Health & Fitness
If You Knew Sushi…
March 27, 2019
Sushi has taken the world by storm and today is a multi-billion dollar industry. This healthy and delicious food saw its most recent transformation in the 20th century. Sushi now appears worldwide and its popularity constantly increases as people continue to look for healthy food that is quick and easy to make.
Where did sushi come from?
Although today you will most commonly find sushi served in a Japanese restaurant, it actually dates back to 7th century China. The Chinese people started making sushi as a way of preserving fish. Seeing as how they were not equipped with modern refrigerators, they used the natural process of fermentation. To complete the sushi-making process, only rice and salt were needed. The result was delicious fish. By the 8th century the Japanese had acquired this same practice which consisted of packing fish with rice.
Today, each region of Japan still preserves its own unique taste by utilizing local products in making different kinds of sushi that have been passed on for generations.
Finally, a food that your hips and taste buds will enjoy
The popularity of sushi is greater now than ever. People are much more health conscious and enjoy the fact that sushi is not only delicious, but also very good for you. Generally speaking, these finger foods are nutritionally smart bombs; sushi is low in fat, loaded with nutrients, not to mention quick and easy to make.
The fish is an excellent source of protein and omega-3 fatty acid, known to be protective against heart disease, and depending on the type of fish used, it can be low-fat food.
The seaweed may be a good source of iodine and potassium and the rice is rich in complex carbohydrates. When the fish is eaten together with rice, seaweed and avocado, it is a perfectly balanced meal of carbohydrate, protein and fat. Overall, sushi can be considered healthy and has a low calorie count. For instance, a typical serving of sushi, which consists of 8-10 pieces, has around 350-400 calories.
It is a wonderful bonus to be able to eat the food you love without your health paying the price for your indulgence. And for those of you who have never eaten sushi, you will probably be surprised at how delicious it is with its light taste that leaves you satisfied.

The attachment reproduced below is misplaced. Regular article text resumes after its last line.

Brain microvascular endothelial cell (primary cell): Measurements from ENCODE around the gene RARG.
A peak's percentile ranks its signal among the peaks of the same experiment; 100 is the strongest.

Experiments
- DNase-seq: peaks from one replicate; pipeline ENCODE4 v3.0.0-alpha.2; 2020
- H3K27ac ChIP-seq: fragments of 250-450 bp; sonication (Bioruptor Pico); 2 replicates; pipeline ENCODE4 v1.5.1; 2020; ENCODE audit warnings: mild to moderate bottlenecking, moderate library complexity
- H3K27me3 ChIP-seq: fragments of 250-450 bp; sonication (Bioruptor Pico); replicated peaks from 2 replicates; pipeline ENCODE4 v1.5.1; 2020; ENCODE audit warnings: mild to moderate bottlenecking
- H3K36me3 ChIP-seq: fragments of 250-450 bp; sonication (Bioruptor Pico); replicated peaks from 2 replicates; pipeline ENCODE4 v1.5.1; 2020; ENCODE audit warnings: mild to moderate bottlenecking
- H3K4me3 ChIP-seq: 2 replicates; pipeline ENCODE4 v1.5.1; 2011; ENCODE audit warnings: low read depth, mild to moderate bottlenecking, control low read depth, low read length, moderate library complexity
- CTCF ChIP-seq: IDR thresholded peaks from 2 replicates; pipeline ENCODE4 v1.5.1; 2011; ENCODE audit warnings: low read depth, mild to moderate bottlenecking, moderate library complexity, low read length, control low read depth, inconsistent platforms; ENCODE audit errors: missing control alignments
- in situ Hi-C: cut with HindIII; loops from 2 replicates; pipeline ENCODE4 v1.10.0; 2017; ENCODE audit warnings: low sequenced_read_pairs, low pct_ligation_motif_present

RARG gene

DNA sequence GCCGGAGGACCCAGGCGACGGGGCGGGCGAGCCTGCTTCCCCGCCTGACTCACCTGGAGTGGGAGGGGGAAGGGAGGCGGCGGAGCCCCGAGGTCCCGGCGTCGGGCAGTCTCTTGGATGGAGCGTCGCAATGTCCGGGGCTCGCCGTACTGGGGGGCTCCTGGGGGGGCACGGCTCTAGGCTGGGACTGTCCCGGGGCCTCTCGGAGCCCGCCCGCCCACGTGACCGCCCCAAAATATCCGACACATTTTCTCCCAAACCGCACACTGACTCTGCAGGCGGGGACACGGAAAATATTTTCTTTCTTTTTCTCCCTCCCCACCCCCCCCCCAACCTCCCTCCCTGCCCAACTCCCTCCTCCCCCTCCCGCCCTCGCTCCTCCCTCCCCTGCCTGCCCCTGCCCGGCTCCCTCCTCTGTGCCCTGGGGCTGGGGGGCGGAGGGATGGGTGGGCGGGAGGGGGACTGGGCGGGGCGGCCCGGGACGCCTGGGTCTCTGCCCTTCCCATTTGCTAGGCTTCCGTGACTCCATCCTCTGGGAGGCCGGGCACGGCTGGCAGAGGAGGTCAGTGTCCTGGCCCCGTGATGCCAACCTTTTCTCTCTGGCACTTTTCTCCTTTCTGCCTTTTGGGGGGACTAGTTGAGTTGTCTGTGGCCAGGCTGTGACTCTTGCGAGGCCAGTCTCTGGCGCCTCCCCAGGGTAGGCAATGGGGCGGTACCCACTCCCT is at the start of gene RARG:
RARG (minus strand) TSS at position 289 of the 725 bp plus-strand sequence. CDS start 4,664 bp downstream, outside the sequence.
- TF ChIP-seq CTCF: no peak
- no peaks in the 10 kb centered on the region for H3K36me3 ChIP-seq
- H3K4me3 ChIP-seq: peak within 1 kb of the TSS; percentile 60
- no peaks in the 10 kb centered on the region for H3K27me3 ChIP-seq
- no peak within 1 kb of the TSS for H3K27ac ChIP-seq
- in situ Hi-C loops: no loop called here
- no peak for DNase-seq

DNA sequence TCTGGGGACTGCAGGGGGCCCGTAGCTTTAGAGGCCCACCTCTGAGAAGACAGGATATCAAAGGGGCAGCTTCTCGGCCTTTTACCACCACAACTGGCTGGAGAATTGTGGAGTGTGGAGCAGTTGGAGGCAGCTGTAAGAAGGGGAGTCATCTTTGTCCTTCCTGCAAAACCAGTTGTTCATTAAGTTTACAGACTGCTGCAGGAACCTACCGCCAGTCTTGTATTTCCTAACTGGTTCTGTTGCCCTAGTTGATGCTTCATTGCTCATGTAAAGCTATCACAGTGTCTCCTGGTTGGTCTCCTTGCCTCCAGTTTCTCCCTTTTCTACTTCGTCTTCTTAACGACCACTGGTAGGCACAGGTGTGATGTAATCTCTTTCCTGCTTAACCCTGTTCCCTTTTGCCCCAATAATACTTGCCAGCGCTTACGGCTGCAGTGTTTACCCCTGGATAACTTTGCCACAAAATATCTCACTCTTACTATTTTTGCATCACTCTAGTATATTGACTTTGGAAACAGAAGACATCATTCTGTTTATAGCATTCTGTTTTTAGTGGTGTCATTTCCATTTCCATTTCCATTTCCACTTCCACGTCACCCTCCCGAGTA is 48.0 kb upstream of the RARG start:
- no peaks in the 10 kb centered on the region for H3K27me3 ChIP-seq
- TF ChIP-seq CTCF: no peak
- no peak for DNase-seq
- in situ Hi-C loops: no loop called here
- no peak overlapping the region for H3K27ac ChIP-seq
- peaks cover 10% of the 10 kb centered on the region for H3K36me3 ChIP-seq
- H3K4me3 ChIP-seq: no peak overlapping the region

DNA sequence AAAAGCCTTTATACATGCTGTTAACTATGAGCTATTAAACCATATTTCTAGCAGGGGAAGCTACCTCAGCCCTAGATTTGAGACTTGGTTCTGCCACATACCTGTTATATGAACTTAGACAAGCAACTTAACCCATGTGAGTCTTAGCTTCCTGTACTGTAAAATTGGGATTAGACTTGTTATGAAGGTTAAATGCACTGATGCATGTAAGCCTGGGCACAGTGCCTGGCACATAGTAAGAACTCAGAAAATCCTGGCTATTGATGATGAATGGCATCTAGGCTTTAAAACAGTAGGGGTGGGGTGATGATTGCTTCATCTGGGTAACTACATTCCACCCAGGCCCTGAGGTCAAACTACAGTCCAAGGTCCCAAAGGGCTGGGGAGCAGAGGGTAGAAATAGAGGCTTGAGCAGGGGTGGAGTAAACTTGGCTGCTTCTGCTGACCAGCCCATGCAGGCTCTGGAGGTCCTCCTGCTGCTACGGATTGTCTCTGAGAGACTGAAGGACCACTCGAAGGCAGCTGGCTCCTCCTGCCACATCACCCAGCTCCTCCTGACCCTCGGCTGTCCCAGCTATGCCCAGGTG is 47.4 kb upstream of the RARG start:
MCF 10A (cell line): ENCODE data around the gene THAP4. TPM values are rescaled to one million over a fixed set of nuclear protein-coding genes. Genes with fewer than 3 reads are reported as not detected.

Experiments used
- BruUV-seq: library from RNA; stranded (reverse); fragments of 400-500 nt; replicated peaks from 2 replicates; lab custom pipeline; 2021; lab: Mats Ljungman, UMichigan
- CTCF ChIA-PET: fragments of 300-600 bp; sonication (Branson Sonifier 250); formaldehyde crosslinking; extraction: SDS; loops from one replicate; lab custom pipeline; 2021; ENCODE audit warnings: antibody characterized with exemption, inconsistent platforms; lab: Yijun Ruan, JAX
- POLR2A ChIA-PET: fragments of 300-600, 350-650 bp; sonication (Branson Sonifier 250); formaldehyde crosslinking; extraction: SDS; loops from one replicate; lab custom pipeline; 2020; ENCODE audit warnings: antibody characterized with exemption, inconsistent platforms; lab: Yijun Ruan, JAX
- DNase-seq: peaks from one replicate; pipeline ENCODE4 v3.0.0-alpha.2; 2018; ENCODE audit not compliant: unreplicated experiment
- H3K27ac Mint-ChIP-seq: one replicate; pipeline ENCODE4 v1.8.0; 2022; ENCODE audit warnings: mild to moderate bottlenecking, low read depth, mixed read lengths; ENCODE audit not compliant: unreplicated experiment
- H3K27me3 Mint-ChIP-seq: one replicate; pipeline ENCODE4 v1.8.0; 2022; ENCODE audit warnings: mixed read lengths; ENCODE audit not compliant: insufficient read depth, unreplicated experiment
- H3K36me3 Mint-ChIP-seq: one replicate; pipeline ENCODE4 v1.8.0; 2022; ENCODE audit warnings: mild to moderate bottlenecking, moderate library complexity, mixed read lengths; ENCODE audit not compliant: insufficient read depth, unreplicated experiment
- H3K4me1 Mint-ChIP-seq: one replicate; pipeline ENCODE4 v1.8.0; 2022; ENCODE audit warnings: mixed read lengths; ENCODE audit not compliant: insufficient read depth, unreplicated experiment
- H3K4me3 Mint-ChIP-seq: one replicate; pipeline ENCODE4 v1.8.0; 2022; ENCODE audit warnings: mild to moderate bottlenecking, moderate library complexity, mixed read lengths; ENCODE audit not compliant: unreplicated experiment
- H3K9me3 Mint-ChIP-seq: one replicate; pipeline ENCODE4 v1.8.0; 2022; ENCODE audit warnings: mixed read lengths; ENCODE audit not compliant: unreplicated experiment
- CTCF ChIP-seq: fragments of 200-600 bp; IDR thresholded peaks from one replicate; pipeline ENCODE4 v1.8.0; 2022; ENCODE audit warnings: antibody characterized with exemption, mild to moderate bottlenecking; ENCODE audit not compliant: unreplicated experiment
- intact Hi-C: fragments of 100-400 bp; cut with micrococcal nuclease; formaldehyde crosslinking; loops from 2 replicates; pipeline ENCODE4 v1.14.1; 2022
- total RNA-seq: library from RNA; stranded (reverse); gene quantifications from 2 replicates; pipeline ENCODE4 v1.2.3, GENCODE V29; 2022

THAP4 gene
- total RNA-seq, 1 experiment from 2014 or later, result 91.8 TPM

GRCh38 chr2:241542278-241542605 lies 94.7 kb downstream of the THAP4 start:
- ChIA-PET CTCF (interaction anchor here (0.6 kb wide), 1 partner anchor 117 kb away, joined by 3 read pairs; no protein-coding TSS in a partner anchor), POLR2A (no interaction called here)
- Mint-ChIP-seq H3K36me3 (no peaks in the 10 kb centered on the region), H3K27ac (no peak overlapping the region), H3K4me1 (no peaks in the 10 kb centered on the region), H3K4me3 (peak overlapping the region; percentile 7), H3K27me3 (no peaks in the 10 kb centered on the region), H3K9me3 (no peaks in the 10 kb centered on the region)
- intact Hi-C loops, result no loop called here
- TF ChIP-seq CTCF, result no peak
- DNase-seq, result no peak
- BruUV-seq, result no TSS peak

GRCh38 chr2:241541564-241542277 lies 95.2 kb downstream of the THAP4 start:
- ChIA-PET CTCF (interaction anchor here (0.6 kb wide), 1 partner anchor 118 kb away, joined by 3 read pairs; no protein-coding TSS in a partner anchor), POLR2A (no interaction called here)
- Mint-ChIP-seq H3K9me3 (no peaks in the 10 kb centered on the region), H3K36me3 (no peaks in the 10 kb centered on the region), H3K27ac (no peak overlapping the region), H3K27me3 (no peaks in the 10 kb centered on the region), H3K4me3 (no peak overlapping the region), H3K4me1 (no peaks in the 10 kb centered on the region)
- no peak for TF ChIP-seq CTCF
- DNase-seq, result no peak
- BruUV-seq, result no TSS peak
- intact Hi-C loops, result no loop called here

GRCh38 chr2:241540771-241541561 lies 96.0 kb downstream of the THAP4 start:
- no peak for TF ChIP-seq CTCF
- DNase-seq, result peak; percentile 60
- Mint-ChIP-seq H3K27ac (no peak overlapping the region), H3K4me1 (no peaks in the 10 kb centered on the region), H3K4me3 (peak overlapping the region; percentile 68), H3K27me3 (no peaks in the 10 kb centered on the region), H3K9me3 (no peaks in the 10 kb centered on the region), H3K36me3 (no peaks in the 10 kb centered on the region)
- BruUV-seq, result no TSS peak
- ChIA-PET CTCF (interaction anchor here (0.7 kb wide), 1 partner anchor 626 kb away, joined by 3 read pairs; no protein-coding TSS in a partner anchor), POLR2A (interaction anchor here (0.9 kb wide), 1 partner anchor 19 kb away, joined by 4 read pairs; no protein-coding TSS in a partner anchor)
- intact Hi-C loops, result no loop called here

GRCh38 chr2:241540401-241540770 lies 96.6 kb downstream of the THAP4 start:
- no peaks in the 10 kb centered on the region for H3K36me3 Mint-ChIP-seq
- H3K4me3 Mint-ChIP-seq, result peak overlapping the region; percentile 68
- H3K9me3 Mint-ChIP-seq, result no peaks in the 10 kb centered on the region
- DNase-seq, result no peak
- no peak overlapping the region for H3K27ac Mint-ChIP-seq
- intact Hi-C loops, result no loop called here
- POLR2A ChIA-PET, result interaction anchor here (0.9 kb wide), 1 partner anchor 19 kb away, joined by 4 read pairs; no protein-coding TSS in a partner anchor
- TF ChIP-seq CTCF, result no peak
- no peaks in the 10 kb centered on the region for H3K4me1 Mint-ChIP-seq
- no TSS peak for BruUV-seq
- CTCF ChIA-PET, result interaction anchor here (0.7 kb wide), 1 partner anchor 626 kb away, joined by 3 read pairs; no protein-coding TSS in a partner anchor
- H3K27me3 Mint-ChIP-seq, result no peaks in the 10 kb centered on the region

Sushi and Wasabi -- hand in hand
Wasabi is a highly valued plant in Japanese cuisine, used primarily as a condiment for seafood dishes. Unlike chili peppers, wasabi’s heat component is not long lived on the palate as it subsides into an extremely pleasant mild vegetable taste that even those of you otherwise averse to hot food will enjoy. Wasabi’s unique taste and versatile flavor has given it widespread appeal throughout the world. It is widely used in dressings, dips, sauces and marinades.
Even though you will most commonly find that Japanese restaurants combine the wasabi paste with soy sauce, known as ‘wasabi-joyu’, and then use this as a dipping sauce for sushi, the best way to enjoy the full flavor of wasabi is to dip one end of the sushi into the wasabi paste and the other end in the soy sauce.
Low supply makes real wasabi hard to find these days. Don’t be fooled by the smooth green clump served alongside your sushi. It is not the real wasabi; it is wasabi paste, usually the combination of horseradish, mustard and food coloring. Nonetheless, some restaurants do guarantee the provision of 100% wasabi. If so, you can enjoy the health benefits of real wasabi which include cancer and harmful blood clot prevention, as well as its anti-asthmatic and anti-microbial properties.
With such incredible popularity as well as the health benefits of eating sushi, it is likely that this food will continue to be a part of everyday life for many more centuries to come.